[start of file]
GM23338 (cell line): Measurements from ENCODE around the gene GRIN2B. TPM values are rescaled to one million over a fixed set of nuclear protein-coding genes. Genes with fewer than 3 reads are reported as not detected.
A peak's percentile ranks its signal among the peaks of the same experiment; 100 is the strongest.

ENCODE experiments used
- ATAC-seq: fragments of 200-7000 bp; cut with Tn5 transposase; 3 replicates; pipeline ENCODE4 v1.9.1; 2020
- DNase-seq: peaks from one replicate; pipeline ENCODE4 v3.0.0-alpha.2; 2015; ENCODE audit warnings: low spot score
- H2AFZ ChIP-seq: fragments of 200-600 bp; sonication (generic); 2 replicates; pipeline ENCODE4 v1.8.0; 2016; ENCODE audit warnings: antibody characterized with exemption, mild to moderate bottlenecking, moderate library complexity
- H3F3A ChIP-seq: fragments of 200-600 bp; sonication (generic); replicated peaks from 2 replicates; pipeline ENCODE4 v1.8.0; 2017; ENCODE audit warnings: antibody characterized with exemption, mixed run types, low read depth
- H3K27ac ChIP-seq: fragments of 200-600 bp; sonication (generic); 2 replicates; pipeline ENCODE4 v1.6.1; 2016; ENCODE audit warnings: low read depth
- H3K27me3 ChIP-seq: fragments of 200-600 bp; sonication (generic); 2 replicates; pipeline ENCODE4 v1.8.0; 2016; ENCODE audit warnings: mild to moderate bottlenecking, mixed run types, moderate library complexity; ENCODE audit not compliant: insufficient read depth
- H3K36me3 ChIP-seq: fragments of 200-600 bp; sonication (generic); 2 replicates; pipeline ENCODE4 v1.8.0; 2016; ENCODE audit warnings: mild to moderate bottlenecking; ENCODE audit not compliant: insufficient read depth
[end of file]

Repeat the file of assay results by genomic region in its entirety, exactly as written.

GM23338 (cell line): Measurements from ENCODE around the gene GRIN2B. TPM values are rescaled to one million over a fixed set of nuclear protein-coding genes. Genes with fewer than 3 reads are reported as not detected.
A peak's percentile ranks its signal among the peaks of the same experiment; 100 is the strongest.

ENCODE experiments used
- ATAC-seq: fragments of 200-7000 bp; cut with Tn5 transposase; 3 replicates; pipeline ENCODE4 v1.9.1; 2020
- DNase-seq: peaks from one replicate; pipeline ENCODE4 v3.0.0-alpha.2; 2015; ENCODE audit warnings: low spot score
- H2AFZ ChIP-seq: fragments of 200-600 bp; sonication (generic); 2 replicates; pipeline ENCODE4 v1.8.0; 2016; ENCODE audit warnings: antibody characterized with exemption, mild to moderate bottlenecking, moderate library complexity
- H3F3A ChIP-seq: fragments of 200-600 bp; sonication (generic); replicated peaks from 2 replicates; pipeline ENCODE4 v1.8.0; 2017; ENCODE audit warnings: antibody characterized with exemption, mixed run types, low read depth
- H3K27ac ChIP-seq: fragments of 200-600 bp; sonication (generic); 2 replicates; pipeline ENCODE4 v1.6.1; 2016; ENCODE audit warnings: low read depth
- H3K27me3 ChIP-seq: fragments of 200-600 bp; sonication (generic); 2 replicates; pipeline ENCODE4 v1.8.0; 2016; ENCODE audit warnings: mild to moderate bottlenecking, mixed run types, moderate library complexity; ENCODE audit not compliant: insufficient read depth
- H3K36me3 ChIP-seq: fragments of 200-600 bp; sonication (generic); 2 replicates; pipeline ENCODE4 v1.8.0; 2016; ENCODE audit warnings: mild to moderate bottlenecking; ENCODE audit not compliant: insufficient read depth